Andy Moran hopeful Mayo won't suffer psychological blow of relegation
By John Harrington
Andy Moran admits that relegation from Division 1 of the Allianz Football League would be a tough psychological blow for Mayo to take ahead of the Championship.
The Westerners are currently second from bottom with three points from five matches and badly need a positive result against Galway in Salthill on Sunday.
“We're in a predicament now, we're in a place where we are not in control of our own destiny really,” said Moran today at the announcement in Croke Park that McKeever Sports has secured an official GAA licence to manufacture official Club and County playing kit and leisurewear”
“Even if we win the two games, it's mad.
“Even if we get to seven points, we're not guaranteed. I thought six would be enough to keep us if you had asked me two week's ago, I still think six will keep us in the division.
“I think a draw and a win will keep us there but the results on the other side of it control [the outcome].
“Would it be a disaster if we went down? Long-term, I don't think so but psychologically going into the championship it is.
“The League is a funny one. I don't think you look back on the League and say, 'well, we played really, really well.' But it's confidence and if you stay up with four points like Monaghan did last year you're happy.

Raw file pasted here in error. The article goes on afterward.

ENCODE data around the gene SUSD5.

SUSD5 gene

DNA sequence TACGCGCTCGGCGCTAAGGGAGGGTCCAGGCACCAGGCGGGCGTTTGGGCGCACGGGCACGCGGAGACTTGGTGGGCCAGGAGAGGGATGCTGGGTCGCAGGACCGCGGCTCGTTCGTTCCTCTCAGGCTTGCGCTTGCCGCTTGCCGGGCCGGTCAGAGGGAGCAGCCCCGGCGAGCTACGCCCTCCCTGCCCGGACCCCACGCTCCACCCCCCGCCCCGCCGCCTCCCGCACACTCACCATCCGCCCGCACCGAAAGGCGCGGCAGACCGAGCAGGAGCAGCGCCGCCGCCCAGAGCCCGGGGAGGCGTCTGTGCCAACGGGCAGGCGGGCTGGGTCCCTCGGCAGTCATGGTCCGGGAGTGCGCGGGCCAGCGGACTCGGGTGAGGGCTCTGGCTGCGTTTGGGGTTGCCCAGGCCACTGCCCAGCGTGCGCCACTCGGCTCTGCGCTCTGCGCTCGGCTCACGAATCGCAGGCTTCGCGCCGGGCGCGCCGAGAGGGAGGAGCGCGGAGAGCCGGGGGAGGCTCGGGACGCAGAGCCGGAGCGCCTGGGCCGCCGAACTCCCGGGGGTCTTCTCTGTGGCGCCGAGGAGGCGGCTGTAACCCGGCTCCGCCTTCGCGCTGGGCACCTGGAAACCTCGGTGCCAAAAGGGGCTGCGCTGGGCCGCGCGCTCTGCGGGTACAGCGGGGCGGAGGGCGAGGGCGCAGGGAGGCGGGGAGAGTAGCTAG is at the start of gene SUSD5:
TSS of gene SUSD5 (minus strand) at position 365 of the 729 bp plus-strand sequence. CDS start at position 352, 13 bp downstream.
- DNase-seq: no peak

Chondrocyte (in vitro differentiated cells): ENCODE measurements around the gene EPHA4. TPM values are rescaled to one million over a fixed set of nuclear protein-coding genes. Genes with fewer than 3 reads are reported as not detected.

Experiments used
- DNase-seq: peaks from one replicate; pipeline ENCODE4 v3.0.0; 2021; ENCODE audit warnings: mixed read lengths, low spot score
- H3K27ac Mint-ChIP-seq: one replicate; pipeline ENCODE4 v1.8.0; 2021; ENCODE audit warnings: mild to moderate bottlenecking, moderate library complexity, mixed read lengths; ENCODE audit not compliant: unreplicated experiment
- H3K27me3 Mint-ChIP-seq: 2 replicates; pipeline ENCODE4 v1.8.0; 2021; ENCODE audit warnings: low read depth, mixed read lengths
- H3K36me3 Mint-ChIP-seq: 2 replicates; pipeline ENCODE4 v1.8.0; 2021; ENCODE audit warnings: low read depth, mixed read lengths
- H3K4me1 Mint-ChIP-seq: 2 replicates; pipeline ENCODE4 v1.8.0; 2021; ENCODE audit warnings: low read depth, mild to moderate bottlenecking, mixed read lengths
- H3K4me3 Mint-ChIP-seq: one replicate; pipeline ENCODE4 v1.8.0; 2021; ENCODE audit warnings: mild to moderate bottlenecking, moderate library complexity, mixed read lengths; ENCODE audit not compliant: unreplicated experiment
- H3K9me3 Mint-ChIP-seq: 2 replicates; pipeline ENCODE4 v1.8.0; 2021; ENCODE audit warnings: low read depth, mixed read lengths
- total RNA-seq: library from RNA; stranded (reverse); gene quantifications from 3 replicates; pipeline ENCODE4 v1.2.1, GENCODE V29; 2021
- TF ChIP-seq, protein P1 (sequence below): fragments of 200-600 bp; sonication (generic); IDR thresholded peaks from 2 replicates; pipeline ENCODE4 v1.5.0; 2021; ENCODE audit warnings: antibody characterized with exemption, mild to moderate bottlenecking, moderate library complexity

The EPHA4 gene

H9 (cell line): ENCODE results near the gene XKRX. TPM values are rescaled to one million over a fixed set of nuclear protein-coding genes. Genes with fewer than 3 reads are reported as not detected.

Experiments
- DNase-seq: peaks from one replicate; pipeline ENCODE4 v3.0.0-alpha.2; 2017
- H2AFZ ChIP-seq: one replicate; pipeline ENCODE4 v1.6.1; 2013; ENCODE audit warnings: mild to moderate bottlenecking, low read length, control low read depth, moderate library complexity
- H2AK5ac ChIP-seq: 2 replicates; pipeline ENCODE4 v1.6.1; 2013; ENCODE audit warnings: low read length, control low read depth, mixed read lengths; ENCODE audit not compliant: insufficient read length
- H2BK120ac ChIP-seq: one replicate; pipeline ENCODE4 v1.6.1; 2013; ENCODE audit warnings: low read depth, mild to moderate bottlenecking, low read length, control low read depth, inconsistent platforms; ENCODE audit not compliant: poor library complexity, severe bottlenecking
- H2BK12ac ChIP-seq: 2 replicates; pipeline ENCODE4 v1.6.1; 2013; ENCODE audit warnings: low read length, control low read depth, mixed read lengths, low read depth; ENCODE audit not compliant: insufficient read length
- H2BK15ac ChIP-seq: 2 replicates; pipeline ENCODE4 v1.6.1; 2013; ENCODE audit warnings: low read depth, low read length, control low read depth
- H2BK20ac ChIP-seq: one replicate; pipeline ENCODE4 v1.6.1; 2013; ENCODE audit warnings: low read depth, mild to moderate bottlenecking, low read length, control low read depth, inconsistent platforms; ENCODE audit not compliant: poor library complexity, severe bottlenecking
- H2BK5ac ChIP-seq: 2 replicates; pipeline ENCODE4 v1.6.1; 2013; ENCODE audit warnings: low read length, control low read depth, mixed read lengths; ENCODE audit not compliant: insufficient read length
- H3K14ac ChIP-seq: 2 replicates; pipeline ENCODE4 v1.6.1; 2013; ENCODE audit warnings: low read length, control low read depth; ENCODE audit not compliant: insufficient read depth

“But it does matter to stay up in my view because it gives you the confidence going forward, many a time we've stumbled over the line and stayed up and listen, you just park it then and focus on Championship then, it's like, 'come on, let's go' and then you can kind of move on.
“If we go down, psychologically then, we don't know how it's going to affect, I suppose, the team, the management and stuff like that.
“We're hoping for a big performance against Galway this weekend and if we win that, I would be confident that we can win on the last day. The key game is next Sunday in Pearse Stadium.”
Moran believes if Mayo can get a fully-fit Cillian O’Connor back on the pitch as soon as possible it could have a transformative effect on the team.
“You get Cillian [O'Connor] back up at the top of the pitch, all of a sudden, Darren Coen starts marking the second man-marker,” says Moran.
“James Carr starts marking the third man-marker and, all of a sudden, you become a different animal. If Cillian is available, we don't know who is available.